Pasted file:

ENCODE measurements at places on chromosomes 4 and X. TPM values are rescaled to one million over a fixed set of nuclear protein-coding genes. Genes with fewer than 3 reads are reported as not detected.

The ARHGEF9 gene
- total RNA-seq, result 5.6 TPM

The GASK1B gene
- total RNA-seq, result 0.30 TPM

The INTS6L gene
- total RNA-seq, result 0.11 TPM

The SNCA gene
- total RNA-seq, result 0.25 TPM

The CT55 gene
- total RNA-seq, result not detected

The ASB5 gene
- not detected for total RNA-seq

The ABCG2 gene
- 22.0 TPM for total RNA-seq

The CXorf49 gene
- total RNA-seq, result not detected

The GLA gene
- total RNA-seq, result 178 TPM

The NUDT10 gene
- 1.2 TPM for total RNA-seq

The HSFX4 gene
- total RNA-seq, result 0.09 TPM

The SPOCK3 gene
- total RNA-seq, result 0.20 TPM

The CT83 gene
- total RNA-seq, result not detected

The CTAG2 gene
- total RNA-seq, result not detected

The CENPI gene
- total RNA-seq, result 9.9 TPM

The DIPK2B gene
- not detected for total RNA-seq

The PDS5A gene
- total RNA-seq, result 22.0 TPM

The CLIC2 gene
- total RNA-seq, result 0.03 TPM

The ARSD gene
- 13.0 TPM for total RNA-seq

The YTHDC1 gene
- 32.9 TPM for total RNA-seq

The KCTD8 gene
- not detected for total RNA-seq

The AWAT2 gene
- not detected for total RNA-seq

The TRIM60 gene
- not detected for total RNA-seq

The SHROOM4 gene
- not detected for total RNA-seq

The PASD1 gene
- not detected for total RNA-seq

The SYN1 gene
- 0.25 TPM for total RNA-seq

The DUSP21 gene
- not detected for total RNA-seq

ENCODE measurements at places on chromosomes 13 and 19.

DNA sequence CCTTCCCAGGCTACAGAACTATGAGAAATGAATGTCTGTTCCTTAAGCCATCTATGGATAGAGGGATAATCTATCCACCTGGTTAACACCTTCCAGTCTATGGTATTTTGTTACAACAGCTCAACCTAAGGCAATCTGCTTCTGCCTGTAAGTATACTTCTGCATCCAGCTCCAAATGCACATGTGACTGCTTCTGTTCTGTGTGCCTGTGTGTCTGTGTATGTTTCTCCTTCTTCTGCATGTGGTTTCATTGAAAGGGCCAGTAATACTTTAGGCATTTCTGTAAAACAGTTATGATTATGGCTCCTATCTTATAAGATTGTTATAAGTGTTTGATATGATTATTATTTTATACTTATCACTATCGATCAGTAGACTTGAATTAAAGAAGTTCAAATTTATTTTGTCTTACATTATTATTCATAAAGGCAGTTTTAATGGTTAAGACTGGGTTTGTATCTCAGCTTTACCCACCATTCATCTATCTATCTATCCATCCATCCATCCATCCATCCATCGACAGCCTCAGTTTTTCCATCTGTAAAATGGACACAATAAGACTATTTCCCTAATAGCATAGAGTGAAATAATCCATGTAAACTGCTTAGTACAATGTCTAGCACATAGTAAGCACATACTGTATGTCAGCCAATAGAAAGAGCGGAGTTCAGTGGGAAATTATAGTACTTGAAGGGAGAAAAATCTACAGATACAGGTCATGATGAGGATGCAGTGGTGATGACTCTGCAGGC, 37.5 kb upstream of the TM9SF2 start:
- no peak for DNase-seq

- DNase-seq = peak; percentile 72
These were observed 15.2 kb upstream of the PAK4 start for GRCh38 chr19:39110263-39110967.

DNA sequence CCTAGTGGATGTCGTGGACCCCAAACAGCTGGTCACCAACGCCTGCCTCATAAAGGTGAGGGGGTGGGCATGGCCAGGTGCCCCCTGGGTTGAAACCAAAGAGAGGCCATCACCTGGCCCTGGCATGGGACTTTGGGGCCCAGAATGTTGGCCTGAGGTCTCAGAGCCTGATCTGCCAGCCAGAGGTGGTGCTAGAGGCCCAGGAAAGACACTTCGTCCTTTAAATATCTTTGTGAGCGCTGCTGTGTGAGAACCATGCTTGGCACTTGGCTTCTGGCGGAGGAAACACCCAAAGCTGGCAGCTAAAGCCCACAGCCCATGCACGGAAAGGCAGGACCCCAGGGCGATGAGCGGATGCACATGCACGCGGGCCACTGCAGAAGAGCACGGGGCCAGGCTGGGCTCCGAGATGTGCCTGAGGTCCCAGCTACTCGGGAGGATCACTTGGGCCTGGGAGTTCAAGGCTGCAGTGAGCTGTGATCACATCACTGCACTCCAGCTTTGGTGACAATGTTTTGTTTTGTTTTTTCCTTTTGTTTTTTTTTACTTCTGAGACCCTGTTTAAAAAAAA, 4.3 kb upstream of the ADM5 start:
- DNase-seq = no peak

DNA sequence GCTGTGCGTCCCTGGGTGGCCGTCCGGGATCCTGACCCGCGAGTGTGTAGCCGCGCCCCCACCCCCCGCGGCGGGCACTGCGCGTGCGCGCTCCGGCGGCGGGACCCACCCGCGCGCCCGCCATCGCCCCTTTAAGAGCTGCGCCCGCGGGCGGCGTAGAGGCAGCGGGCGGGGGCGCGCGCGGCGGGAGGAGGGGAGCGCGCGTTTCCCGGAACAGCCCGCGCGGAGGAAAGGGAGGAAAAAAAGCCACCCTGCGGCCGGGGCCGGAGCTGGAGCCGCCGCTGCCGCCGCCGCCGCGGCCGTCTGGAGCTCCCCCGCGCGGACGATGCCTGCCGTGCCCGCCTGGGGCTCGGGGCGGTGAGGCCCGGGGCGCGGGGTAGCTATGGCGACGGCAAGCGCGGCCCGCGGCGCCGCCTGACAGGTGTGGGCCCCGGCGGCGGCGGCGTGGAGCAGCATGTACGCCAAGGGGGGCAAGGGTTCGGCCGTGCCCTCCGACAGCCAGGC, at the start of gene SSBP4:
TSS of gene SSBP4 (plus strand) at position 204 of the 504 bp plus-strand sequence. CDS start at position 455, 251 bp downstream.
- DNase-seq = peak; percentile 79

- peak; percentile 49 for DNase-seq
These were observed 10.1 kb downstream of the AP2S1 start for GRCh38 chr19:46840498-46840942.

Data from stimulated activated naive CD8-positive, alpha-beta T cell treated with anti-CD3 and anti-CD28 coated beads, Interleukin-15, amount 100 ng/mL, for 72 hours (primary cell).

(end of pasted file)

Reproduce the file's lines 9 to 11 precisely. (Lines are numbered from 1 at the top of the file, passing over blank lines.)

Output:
- total RNA-seq, result 0.25 TPM

The CT55 gene
- total RNA-seq, result not detected